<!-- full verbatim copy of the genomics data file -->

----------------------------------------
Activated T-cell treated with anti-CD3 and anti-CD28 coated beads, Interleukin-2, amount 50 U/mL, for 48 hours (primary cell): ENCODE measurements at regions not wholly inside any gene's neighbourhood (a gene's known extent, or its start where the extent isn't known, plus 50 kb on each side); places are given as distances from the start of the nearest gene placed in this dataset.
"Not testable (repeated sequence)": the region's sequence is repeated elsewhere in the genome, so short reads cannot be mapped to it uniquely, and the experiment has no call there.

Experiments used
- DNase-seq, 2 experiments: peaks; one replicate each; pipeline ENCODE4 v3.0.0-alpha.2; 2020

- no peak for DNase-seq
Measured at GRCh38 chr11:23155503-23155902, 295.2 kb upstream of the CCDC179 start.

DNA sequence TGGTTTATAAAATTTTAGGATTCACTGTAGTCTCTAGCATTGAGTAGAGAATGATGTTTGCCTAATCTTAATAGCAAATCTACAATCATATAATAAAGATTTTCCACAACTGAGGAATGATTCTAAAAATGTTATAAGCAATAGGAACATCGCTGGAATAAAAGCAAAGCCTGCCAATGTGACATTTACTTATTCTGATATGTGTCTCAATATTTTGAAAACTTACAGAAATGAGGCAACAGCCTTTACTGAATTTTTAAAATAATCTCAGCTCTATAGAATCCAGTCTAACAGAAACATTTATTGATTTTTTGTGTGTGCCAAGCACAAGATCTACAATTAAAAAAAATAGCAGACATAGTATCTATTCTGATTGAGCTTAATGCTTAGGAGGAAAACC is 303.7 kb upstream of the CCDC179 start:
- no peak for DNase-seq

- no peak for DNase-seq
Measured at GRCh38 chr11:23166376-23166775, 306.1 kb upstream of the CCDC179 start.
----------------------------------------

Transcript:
Activated T-cell treated with anti-CD3 and anti-CD28 coated beads, Interleukin-2, amount 50 U/mL, for 48 hours (primary cell): ENCODE measurements at regions not wholly inside any gene's neighbourhood (a gene's known extent, or its start where the extent isn't known, plus 50 kb on each side); places are given as distances from the start of the nearest gene placed in this dataset.
"Not testable (repeated sequence)": the region's sequence is repeated elsewhere in the genome, so short reads cannot be mapped to it uniquely, and the experiment has no call there.

Experiments used
- DNase-seq, 2 experiments: peaks; one replicate each; pipeline ENCODE4 v3.0.0-alpha.2; 2020

- no peak for DNase-seq
Measured at GRCh38 chr11:23155503-23155902, 295.2 kb upstream of the CCDC179 start.

DNA sequence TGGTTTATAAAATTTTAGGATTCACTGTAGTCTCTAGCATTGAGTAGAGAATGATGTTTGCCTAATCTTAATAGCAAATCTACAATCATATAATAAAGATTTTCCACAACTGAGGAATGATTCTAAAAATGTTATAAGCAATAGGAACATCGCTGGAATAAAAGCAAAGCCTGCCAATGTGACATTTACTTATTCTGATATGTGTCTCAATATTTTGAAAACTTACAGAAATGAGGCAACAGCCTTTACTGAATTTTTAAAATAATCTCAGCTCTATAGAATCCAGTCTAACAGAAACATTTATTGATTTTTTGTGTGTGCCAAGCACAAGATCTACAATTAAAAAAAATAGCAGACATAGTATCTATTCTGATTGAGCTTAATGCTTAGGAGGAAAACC is 303.7 kb upstream of the CCDC179 start:
- no peak for DNase-seq

- no peak for DNase-seq
Measured at GRCh38 chr11:23166376-23166775, 306.1 kb upstream of the CCDC179 start.